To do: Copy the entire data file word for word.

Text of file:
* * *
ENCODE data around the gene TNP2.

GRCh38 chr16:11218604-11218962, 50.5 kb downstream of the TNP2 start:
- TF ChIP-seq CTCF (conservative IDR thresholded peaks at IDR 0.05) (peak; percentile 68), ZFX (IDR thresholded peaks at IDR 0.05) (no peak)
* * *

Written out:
ENCODE data around the gene TNP2.

GRCh38 chr16:11218604-11218962, 50.5 kb downstream of the TNP2 start:
- TF ChIP-seq CTCF (conservative IDR thresholded peaks at IDR 0.05) (peak; percentile 68), ZFX (IDR thresholded peaks at IDR 0.05) (no peak)